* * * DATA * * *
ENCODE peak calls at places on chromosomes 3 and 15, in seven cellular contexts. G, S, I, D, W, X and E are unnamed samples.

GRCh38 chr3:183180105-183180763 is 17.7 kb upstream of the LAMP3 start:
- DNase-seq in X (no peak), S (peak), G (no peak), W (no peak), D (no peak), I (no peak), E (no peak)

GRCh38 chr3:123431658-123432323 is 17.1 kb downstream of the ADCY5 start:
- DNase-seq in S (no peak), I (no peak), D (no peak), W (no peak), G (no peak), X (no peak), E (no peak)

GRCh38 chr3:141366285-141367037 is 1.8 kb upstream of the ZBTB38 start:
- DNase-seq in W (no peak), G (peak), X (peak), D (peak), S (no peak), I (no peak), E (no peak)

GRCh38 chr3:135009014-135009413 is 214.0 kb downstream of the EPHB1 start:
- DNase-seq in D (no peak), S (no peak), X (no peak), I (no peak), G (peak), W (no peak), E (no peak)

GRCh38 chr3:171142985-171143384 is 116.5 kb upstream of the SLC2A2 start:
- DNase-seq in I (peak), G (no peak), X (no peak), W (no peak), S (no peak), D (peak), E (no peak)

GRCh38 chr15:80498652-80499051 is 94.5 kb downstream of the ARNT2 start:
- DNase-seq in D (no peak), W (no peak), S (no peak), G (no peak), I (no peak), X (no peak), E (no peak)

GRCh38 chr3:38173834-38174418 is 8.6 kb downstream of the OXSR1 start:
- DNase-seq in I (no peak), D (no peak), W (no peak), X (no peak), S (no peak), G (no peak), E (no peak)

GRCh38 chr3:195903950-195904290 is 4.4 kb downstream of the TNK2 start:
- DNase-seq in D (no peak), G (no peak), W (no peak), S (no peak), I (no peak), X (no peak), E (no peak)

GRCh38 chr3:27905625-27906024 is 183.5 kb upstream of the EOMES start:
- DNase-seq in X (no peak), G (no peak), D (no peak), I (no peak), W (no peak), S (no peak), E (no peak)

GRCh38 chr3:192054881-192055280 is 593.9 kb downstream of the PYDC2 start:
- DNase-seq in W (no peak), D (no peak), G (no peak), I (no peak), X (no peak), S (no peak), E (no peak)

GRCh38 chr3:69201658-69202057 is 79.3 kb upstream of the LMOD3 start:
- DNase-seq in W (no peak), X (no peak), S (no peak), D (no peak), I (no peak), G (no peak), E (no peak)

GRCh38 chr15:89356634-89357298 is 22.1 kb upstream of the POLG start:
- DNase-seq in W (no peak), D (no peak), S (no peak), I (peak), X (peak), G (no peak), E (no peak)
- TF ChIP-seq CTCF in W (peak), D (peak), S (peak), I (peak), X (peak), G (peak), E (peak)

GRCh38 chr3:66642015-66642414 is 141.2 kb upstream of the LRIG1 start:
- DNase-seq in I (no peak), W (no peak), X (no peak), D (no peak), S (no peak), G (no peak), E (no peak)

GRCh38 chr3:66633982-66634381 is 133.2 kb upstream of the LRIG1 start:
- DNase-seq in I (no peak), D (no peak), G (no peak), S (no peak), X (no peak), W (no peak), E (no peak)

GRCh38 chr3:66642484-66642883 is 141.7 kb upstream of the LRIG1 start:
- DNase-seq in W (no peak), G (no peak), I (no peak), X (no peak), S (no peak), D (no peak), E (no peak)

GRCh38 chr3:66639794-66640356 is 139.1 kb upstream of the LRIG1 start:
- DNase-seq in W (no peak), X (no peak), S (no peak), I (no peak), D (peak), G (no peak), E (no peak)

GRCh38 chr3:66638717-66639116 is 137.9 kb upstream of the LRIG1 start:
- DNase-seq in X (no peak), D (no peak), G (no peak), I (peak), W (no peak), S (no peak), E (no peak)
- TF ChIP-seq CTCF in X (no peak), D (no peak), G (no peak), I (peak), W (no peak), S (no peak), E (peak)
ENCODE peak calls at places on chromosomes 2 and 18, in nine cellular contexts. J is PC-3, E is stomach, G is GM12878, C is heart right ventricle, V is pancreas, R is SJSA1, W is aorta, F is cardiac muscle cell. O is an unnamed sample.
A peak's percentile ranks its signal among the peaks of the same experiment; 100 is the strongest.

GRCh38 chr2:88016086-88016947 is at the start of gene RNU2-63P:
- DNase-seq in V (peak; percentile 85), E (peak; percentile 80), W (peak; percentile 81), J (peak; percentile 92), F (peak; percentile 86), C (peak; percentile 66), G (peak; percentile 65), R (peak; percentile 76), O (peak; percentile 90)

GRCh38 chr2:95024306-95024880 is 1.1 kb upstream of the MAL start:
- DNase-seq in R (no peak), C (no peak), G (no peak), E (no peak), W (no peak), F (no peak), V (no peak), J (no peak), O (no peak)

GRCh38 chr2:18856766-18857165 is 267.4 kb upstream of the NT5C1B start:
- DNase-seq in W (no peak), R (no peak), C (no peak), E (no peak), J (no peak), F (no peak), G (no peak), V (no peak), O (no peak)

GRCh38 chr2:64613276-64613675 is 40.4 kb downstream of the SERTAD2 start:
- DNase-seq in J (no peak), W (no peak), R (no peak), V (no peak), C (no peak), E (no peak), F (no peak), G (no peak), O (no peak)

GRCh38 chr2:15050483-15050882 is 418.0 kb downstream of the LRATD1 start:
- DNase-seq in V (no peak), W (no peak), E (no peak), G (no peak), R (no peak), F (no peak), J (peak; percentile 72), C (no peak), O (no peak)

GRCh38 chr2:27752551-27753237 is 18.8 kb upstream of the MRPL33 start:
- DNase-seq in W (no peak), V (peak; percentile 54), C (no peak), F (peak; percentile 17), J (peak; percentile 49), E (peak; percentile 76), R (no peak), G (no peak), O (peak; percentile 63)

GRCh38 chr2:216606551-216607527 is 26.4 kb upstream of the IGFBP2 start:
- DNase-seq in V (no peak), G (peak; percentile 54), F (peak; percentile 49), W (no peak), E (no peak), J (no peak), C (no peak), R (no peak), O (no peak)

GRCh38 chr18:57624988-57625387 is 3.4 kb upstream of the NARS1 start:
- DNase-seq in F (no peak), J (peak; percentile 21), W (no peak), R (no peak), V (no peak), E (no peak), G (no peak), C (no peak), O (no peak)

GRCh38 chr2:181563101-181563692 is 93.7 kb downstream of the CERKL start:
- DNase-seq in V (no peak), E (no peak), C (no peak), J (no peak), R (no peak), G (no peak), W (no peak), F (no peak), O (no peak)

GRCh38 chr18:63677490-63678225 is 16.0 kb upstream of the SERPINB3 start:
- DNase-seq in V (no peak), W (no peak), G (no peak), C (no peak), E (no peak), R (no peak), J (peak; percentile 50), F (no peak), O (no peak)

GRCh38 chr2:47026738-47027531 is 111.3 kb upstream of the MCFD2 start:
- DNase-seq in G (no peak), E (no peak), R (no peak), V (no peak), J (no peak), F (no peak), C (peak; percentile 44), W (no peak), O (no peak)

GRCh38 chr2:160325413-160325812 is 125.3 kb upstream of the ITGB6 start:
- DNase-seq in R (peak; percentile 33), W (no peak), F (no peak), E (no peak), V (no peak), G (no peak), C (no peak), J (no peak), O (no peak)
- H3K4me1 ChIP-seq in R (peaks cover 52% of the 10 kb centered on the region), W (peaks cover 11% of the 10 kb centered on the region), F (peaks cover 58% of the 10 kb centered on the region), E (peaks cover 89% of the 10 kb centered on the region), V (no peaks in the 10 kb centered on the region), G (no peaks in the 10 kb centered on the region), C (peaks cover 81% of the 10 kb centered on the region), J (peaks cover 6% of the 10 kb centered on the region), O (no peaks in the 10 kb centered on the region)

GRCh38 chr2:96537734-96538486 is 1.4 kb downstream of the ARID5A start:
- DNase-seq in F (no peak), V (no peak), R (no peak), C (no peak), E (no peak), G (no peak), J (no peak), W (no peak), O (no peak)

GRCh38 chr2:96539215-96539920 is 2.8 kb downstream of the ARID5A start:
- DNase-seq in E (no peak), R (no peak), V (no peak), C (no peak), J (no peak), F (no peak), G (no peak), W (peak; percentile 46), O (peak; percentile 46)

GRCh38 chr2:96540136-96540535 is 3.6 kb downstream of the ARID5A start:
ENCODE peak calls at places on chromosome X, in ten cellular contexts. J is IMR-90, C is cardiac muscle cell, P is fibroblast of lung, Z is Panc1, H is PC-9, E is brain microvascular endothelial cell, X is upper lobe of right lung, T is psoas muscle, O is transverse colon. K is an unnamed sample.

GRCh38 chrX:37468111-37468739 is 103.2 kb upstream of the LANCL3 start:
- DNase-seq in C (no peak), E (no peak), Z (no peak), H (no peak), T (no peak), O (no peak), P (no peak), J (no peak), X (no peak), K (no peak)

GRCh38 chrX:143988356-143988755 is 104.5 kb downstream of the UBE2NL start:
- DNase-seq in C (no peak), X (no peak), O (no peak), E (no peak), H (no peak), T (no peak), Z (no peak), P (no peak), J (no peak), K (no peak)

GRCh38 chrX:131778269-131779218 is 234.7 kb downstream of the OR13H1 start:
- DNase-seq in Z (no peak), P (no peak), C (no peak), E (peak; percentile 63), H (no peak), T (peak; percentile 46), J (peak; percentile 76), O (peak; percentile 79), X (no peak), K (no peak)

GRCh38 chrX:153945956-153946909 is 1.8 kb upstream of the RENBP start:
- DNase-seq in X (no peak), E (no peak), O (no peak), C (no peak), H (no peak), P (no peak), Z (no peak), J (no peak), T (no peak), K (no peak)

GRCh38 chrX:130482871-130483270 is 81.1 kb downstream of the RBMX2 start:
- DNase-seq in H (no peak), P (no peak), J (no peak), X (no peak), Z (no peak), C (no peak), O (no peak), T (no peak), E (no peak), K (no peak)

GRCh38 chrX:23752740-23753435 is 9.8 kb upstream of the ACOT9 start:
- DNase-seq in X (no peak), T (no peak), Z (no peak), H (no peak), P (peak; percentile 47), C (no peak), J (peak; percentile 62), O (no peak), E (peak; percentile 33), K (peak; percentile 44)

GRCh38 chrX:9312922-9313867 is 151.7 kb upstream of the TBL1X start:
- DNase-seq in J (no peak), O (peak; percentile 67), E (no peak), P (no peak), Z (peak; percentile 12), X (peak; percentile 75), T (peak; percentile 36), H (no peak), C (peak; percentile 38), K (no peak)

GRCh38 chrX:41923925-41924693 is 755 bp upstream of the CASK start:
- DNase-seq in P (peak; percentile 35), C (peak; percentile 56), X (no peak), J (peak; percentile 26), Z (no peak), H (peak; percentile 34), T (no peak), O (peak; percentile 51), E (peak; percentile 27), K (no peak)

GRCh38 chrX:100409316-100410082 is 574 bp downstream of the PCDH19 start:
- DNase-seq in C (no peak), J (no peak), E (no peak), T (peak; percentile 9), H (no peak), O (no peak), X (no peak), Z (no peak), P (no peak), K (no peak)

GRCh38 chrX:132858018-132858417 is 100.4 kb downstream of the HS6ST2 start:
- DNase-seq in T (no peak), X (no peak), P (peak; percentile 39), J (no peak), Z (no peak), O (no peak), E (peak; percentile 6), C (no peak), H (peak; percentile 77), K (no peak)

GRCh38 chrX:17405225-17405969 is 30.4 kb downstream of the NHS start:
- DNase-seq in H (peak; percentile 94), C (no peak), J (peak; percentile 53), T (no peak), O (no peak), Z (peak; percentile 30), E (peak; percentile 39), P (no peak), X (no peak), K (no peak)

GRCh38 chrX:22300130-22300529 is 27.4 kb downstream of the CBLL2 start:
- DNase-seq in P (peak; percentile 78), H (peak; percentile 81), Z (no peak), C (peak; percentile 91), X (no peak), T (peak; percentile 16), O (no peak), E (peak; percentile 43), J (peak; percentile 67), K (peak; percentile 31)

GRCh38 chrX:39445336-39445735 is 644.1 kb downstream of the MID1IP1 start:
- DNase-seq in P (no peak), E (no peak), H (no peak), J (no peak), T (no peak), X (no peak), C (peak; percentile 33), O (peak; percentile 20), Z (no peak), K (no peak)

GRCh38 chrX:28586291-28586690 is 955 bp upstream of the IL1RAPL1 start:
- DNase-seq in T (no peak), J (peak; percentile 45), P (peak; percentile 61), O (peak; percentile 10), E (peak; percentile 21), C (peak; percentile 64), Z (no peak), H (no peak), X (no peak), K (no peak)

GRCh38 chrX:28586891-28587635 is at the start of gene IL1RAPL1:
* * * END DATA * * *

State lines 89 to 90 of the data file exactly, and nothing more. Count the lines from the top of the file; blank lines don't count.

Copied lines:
GRCh38 chrX:132858018-132858417 is 100.4 kb downstream of the HS6ST2 start:
- DNase-seq in T (no peak), X (no peak), P (peak; percentile 39), J (no peak), Z (no peak), O (no peak), E (peak; percentile 6), C (no peak), H (peak; percentile 77), K (no peak)